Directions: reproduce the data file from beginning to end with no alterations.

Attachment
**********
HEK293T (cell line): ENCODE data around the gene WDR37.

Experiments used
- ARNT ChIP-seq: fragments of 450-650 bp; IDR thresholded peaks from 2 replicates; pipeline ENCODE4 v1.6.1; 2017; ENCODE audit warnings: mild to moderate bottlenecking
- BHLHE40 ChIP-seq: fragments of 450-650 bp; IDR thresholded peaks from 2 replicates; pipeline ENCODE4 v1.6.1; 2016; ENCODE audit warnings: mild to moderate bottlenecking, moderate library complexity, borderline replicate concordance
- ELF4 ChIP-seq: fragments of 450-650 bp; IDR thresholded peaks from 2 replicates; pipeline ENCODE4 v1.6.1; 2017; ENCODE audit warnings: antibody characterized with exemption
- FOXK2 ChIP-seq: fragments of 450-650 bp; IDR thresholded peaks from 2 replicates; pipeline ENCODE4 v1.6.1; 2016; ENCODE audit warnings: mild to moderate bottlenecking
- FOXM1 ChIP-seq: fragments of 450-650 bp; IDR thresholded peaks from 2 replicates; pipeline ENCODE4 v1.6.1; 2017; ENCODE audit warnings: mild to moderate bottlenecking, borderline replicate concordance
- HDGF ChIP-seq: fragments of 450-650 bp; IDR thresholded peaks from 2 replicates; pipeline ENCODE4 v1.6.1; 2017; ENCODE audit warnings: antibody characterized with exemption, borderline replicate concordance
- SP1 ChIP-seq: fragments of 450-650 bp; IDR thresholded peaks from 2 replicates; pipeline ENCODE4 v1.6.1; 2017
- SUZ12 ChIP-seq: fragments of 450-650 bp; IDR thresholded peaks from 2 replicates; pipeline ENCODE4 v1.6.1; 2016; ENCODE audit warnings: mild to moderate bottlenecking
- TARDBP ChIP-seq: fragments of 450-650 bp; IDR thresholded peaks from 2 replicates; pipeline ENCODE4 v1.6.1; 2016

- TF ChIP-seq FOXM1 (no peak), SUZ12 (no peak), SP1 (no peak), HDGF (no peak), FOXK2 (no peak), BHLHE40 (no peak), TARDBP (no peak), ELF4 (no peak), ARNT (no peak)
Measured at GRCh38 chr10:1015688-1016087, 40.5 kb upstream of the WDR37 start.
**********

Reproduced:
HEK293T (cell line): ENCODE data around the gene WDR37.

Experiments used
- ARNT ChIP-seq: fragments of 450-650 bp; IDR thresholded peaks from 2 replicates; pipeline ENCODE4 v1.6.1; 2017; ENCODE audit warnings: mild to moderate bottlenecking
- BHLHE40 ChIP-seq: fragments of 450-650 bp; IDR thresholded peaks from 2 replicates; pipeline ENCODE4 v1.6.1; 2016; ENCODE audit warnings: mild to moderate bottlenecking, moderate library complexity, borderline replicate concordance
- ELF4 ChIP-seq: fragments of 450-650 bp; IDR thresholded peaks from 2 replicates; pipeline ENCODE4 v1.6.1; 2017; ENCODE audit warnings: antibody characterized with exemption
- FOXK2 ChIP-seq: fragments of 450-650 bp; IDR thresholded peaks from 2 replicates; pipeline ENCODE4 v1.6.1; 2016; ENCODE audit warnings: mild to moderate bottlenecking
- FOXM1 ChIP-seq: fragments of 450-650 bp; IDR thresholded peaks from 2 replicates; pipeline ENCODE4 v1.6.1; 2017; ENCODE audit warnings: mild to moderate bottlenecking, borderline replicate concordance
- HDGF ChIP-seq: fragments of 450-650 bp; IDR thresholded peaks from 2 replicates; pipeline ENCODE4 v1.6.1; 2017; ENCODE audit warnings: antibody characterized with exemption, borderline replicate concordance
- SP1 ChIP-seq: fragments of 450-650 bp; IDR thresholded peaks from 2 replicates; pipeline ENCODE4 v1.6.1; 2017
- SUZ12 ChIP-seq: fragments of 450-650 bp; IDR thresholded peaks from 2 replicates; pipeline ENCODE4 v1.6.1; 2016; ENCODE audit warnings: mild to moderate bottlenecking
- TARDBP ChIP-seq: fragments of 450-650 bp; IDR thresholded peaks from 2 replicates; pipeline ENCODE4 v1.6.1; 2016

- TF ChIP-seq FOXM1 (no peak), SUZ12 (no peak), SP1 (no peak), HDGF (no peak), FOXK2 (no peak), BHLHE40 (no peak), TARDBP (no peak), ELF4 (no peak), ARNT (no peak)
Measured at GRCh38 chr10:1015688-1016087, 40.5 kb upstream of the WDR37 start.